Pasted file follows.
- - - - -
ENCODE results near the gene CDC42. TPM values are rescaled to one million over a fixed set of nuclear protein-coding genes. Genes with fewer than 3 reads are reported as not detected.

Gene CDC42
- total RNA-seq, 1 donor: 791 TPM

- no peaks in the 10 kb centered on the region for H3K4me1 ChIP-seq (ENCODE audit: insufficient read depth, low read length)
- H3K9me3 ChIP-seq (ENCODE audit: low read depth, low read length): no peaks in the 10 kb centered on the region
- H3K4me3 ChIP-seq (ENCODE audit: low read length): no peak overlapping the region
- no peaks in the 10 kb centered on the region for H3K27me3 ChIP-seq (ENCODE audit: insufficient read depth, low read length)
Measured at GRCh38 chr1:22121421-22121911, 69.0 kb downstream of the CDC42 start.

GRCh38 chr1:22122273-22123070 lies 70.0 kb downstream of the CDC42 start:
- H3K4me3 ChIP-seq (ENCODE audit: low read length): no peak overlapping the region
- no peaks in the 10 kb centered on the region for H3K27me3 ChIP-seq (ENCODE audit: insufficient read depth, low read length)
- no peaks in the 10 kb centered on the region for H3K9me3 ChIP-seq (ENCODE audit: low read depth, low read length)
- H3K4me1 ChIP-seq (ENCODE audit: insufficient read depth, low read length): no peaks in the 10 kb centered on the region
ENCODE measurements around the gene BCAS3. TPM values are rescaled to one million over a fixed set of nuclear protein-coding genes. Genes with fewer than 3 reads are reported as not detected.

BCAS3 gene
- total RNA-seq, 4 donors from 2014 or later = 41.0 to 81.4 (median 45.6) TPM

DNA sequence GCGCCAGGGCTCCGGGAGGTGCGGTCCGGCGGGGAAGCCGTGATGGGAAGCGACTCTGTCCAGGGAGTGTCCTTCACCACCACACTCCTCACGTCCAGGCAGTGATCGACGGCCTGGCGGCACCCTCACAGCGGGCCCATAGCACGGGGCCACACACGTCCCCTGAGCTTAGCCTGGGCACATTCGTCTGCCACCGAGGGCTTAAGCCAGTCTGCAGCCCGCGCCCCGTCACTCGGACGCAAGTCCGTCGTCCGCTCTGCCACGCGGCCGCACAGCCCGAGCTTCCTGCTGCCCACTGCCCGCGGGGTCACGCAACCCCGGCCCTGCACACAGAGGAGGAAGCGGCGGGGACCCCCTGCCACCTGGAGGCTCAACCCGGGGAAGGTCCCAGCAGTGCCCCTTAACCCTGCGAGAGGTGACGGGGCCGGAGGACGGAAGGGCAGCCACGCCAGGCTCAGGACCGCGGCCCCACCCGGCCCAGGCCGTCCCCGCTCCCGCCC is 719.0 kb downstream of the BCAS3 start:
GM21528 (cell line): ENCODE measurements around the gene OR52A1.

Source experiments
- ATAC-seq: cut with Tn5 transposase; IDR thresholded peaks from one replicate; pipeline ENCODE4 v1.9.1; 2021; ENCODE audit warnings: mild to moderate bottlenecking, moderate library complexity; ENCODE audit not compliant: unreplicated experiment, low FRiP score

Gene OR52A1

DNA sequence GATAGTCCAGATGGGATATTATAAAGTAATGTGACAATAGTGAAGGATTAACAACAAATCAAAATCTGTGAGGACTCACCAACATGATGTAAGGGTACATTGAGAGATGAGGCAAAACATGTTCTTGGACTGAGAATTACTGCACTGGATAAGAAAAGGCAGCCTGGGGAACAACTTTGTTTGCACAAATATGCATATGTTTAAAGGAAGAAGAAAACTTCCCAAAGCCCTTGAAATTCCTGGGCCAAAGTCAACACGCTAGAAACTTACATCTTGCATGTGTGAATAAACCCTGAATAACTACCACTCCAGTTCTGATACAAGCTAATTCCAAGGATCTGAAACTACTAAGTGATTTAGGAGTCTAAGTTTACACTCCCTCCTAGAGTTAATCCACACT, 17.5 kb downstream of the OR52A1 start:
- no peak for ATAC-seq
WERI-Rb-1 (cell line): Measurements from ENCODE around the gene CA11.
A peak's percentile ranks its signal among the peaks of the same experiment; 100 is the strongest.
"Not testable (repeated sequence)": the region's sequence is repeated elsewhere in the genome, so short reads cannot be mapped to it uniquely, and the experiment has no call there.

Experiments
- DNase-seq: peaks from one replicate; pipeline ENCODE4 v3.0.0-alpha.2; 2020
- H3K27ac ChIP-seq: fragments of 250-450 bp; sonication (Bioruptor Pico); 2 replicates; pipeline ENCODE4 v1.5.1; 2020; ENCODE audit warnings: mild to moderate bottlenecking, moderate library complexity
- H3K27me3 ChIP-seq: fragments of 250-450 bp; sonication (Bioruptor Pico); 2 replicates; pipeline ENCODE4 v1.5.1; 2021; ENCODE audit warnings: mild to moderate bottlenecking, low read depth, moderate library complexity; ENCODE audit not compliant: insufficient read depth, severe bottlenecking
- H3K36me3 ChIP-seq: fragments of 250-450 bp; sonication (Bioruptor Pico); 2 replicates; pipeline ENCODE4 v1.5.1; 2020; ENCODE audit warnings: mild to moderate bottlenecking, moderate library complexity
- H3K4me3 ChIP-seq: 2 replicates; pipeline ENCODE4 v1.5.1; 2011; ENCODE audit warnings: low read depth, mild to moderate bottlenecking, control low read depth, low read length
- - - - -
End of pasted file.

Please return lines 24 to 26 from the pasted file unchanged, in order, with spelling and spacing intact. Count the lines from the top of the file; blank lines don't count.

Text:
WERI-Rb-1 (cell line): Measurements from ENCODE around the gene CA11.
A peak's percentile ranks its signal among the peaks of the same experiment; 100 is the strongest.
"Not testable (repeated sequence)": the region's sequence is repeated elsewhere in the genome, so short reads cannot be mapped to it uniquely, and the experiment has no call there.